"If children grow up in a household where a bottle of wine is finished off every night they'll think that's OK. And most health professionals would say it isn't." And it would be "ghastly" for your children to see you drunk, she says.
So at what point is it acceptable to offer your child a glass of wine? For Fraser, whose eldest daughter is 13, it's almost inconceivable. "I can't even think it'll ever happen. If you wouldn't offer your own child a cigarette then I don't know why you would offer them a drink or drugs."
The first time she can imagine handing her daughter a glass of wine would be after she'd started university.
The government recommends that 15 to 17-year-olds drink no more than once a week, and only under adult supervision. For some the health message has gone too far and fails to take account of the different ways that children can be introduced to alcohol.
Frank Furedi, author of Paranoid Parenting, says he allows his 12-year-old son a "few drops of wine" with his Sunday meal. "The key thing is not to see it as an illegal drug. You explain what's good for adults and what's appropriate for children."
For too long the British approach has been one of two extremes - to keep alcohol as a secret from children or to let them have a free-for-all with no supervision. Far better that parents are setting a good example, he argues. "If children see their parents having a bottle of wine with their evening meal they'll realise it isn't just something you do to get plastered."
You need to back your action up with words, says Carrie Longton, co-founder of Mumsnet. Occasionally it may be worth admitting to one's own failings, such as when you have a terrible hangover, she says. But there is also something to be said for scaring your child about the dangers of drink, she argues.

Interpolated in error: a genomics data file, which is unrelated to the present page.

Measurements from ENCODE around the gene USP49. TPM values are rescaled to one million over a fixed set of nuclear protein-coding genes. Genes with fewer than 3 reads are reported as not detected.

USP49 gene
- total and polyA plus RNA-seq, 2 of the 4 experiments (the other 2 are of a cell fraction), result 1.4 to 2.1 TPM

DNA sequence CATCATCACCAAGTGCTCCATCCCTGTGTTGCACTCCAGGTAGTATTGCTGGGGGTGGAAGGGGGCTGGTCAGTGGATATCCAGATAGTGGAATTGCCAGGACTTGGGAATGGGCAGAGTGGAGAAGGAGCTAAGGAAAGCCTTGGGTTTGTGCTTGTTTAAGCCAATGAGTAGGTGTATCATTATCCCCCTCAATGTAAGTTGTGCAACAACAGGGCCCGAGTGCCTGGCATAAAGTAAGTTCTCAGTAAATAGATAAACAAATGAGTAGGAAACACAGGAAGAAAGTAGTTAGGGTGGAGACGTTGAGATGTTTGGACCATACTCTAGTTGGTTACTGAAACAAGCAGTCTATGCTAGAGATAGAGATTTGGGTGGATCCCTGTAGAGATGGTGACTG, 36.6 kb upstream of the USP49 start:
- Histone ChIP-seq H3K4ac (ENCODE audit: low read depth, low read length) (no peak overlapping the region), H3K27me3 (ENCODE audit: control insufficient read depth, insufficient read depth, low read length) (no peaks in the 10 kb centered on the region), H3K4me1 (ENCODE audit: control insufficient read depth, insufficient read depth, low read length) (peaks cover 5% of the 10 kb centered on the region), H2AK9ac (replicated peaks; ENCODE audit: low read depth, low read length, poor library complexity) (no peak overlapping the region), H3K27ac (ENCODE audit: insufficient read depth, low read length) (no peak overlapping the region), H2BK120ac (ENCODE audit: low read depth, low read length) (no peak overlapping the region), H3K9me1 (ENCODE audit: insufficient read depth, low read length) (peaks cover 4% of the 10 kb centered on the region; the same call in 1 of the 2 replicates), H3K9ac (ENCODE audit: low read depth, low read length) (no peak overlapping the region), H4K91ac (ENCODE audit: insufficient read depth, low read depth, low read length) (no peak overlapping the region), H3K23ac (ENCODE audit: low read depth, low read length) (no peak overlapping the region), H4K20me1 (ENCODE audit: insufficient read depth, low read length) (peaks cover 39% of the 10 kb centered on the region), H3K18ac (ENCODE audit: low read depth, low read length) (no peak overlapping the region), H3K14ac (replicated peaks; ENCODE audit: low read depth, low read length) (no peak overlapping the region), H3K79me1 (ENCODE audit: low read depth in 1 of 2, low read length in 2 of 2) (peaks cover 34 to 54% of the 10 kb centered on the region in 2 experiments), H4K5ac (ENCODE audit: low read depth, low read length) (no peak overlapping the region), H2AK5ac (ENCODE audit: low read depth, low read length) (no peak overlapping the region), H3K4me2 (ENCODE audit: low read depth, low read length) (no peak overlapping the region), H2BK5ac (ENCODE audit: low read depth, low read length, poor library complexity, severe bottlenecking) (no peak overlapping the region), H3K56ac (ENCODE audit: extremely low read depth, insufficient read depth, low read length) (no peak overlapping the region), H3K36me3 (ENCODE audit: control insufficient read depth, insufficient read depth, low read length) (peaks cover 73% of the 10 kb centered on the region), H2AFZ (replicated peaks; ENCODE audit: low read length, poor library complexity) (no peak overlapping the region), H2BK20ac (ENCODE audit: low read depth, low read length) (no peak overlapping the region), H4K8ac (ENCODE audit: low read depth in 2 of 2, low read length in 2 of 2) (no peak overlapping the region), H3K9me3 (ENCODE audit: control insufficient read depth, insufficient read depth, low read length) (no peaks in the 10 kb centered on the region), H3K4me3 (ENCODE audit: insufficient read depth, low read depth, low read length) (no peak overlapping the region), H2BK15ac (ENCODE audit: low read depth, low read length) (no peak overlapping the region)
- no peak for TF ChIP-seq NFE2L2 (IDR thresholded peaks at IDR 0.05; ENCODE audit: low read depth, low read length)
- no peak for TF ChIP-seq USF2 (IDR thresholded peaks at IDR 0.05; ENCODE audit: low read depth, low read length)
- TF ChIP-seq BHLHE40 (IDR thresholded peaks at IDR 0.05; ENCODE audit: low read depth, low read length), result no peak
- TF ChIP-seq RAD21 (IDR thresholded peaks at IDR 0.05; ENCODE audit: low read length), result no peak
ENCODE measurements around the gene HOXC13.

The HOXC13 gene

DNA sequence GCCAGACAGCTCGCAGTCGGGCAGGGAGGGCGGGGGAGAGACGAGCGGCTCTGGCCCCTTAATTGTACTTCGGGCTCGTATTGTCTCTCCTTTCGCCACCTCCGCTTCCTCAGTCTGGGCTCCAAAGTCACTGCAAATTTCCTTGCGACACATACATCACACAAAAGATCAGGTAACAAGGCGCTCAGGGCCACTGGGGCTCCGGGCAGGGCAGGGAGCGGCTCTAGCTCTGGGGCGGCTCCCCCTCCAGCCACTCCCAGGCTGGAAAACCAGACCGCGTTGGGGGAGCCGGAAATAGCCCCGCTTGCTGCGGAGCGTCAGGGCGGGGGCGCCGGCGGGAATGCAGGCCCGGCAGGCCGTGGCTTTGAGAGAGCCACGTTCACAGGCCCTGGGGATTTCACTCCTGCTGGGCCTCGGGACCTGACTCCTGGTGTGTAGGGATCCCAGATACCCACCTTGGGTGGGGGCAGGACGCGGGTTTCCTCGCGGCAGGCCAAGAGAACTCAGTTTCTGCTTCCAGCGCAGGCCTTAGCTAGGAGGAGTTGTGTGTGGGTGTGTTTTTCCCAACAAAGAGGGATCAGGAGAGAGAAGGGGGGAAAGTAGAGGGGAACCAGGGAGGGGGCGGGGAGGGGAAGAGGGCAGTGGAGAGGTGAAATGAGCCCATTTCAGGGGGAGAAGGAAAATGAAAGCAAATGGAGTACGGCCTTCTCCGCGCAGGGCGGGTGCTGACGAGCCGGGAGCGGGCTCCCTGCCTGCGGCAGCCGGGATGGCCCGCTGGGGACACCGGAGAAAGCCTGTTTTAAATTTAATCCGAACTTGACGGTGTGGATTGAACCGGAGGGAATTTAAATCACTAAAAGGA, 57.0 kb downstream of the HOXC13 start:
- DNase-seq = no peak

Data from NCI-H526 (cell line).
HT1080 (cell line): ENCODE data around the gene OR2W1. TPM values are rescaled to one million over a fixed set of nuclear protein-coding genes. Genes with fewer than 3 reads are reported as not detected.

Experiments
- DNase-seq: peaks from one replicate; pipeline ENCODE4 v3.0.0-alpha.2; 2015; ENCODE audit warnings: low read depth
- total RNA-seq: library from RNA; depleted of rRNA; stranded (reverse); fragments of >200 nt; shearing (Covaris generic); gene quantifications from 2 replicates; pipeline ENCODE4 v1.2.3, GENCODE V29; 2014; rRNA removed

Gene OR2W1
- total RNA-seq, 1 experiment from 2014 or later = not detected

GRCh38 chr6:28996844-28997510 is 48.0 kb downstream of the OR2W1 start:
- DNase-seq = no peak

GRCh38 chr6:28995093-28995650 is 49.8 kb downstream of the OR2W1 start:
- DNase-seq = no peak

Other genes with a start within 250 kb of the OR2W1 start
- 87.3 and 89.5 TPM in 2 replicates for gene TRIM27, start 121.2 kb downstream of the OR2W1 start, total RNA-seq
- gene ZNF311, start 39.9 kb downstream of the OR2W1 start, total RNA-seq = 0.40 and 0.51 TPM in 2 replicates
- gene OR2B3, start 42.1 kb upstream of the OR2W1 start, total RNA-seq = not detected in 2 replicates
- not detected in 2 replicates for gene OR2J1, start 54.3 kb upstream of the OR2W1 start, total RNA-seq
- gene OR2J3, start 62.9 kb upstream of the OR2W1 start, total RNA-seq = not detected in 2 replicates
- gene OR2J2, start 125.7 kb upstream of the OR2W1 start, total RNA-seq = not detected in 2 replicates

What had most impact on her 12-year-old daughter was when she told her something she had read on Mumsnet about a drunk teenage girl who died surrounded by her friends after choking on her own vomit.
Longton admits the story may be apocryphal but says it is a useful way of getting the message across. "You use whatever tactics you can to keep your child safe."
Ironside strongly disagrees about exaggerating the risks. "They'll never believe anything you say again," she says. "They'll soon find friends who have been to hospital after having their stomach pumped and come out fine. It's like saying that after one puff of a joint you're addicted."
It's right that parents talk to their children about alcohol, says Times columnist David Aaronovitch. But it might not do much good. His youngest daughter, 14, has been to two parties recently that had to be stopped because of drunken behaviour and people being sick.
It's a reminder that your children are going to be mixing with lots of other people's children in a world that will often be beyond your control.
"I think it really depends on what kind of peer group your child is socialising with, also on their personality, and then just luck. Could anything have really stopped Amy Winehouse's slide into addiction?"